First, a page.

The media today: Political statements play lead role on Oscars night

The 90th Academy Awards showed how much can change in a year. After reporting on allegations against Harvey Weinstein opened the floodgates for women, and some men, to speak up about abuse and harassment in Hollywood, statements about progress and inclusion took center stage during the broadcast. Weinstein was a punchline in Jimmy Kimmel’s opening monologue, and several of the women who accused him of sexual assault and harassment stood together before the audience in the Dolby Theater, declaring that time’s up.

“There were two main narrative thrusts to the evening, one looking backward, one looking ahead,” LA Times television critic Robert Lloyd wrote in his review of the show. While the 90th edition of the awards provided a chance for retrospectives, the fallout from reporting on Harvey Weinstein meant #MeToo and #TimesUp were a major part of the broadcast. Calls for change and for more inclusion dominated speeches and presentations.

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Ashley Judd, Salma Hayek and Annabella Sciorra, three of the dozens of women who have accused Weinstein of sexual assault and harassment, shared the stage to introduce a montage about breaking race and gender barriers in Hollywood. “The journey ahead is long, but slowly a new path has emerged,” Sciorra said. Best Actress winner Frances McDormand called for all female nominees to stand, then closed her remarks by advocating for inclusion riders, requirements in actors’ contracts that provide for gender and racial diversity among those making films.

At points during the evening, the awards—which largely went as expected, with The Shape of Water taking home Best Picture—felt like a secondary affair. From Jordan Peele’s winning as the first black screenwriter for original screenplay to Kumail Nanjiani shouting out Dreamers to Daniela Vega becoming the first openly trans person to present during the broadcast, inclusion in all of its forms was a major theme throughout the evening.

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The Oscars broadcast still matters because it’s one of the only annual events on the media calendar that reliably draws a huge audience. The fracturing of any sort of monoculture means that there are few evenings when a large portion of Americans are watching the same thing. So while many of the movies celebrated with awards weren’t blockbusters, the people speaking up on stage had a huge platform to get their messages across. That the focus of their remarks was often two connected movements—Time’s Up and #MeToo—that didn’t exist six months ago, shows how much can change when women speak up, and reporters are listening.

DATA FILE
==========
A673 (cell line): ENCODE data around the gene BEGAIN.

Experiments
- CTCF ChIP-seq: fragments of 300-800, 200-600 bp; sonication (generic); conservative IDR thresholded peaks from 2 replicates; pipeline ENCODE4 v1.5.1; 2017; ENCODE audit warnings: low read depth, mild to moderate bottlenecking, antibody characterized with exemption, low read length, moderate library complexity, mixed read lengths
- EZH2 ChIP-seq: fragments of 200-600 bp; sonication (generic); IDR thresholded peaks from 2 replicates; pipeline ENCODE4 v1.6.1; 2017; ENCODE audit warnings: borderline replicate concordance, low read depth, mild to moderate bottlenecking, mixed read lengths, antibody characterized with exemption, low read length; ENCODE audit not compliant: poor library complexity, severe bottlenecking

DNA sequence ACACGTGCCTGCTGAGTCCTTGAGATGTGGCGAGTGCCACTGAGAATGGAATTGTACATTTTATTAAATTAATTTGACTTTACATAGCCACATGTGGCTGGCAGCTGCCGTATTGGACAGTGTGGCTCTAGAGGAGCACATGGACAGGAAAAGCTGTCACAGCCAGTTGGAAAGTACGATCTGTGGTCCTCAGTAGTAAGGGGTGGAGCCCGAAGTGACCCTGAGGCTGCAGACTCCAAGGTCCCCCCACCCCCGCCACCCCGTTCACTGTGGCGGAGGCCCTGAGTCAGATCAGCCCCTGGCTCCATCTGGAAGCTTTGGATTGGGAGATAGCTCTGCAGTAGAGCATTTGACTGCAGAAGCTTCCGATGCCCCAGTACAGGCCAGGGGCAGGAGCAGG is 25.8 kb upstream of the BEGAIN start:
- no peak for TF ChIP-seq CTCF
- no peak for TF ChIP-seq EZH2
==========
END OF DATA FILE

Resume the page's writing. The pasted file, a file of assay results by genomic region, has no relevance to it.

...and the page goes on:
Below, more on Hollywood’s biggest night.

  • And the Oscar goes to…: Here’s the full list of winners.
  • Credit to the journalists: “The world has changed since last year’s Oscars—and for the better,” writes The Washington Post’s Margaret Sullivan. “So let’s not forget what got us there: great journalism.” Crediting reporting from legacy media outlets like The New York Times, The New Yorker, and her own paper, Sullivan writes that the world will never be the same.
  • Political statements, verbal and sartorial: CNN’s Saba Hamedy has a catalogue of all the political moments from the red carpet and during the show.
  • “A consciously inclusive ceremony”: The Hollywood Reporter’s Gregg Kilday writes Kimmel didn’t shy away from the gravity of the moment, and that others followed suit in one of the most political Oscars broadcasts we’ve seen.
  • News during the commercials: ABC used the occasion to tease its upcoming interview with former FBI Director James Comey. George Stephanopoulos gets the first sit-down with Comey, which will air during a primetime 20/20 special on April 15.


Other notable stories

  • For CJR, Zoë Beery argues that edit tests, the barrier to entry for many jobs in journalism, are out of control. “As journalism jobs have evaporated, edit testing has become excessively burdensome for candidates,” Beery writes, with several tests “amounting to 20 or more unpaid hours of work per test that often yield no results.”
  • BuzzFeed’s Joe Bernstein examines Prager University, the right-wing online site that is on track for a billion views in 2018. “Its professors are some of the best-known conservatives in media, and its founder wants to put it in real schools,” Bernstein writes.
  • Media entrepreneur Steve Brill and former WSJ publisher Gordon Crovitz are launching NewsGuard, a venture designed to provide reliability ratings to various outlets. The project, writes The Washington Post’s Paul Farhi, “would cover each site’s overall track record as a news purveyor.”
  • The New York Times’s Sydney Ember profiles Phillip Picardi, the head of Teen Vogue and Condé Nast’s “26-year-old man of the moment.”
  • For The New York Times, Suhasini Raj and Kai Schultz report that Indian police have detained a suspect in the investigation into the assassination of journalist Gauri Lankesh. In CJR’s most recent print issue, Siddhartha Deb covered what the assassination of the Bangalore journalist says about media complacency in the face of Hindu nationalism’s violent rise in India.

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Pete Vernon is a former CJR staff writer. Follow him on Twitter @ByPeteVernon.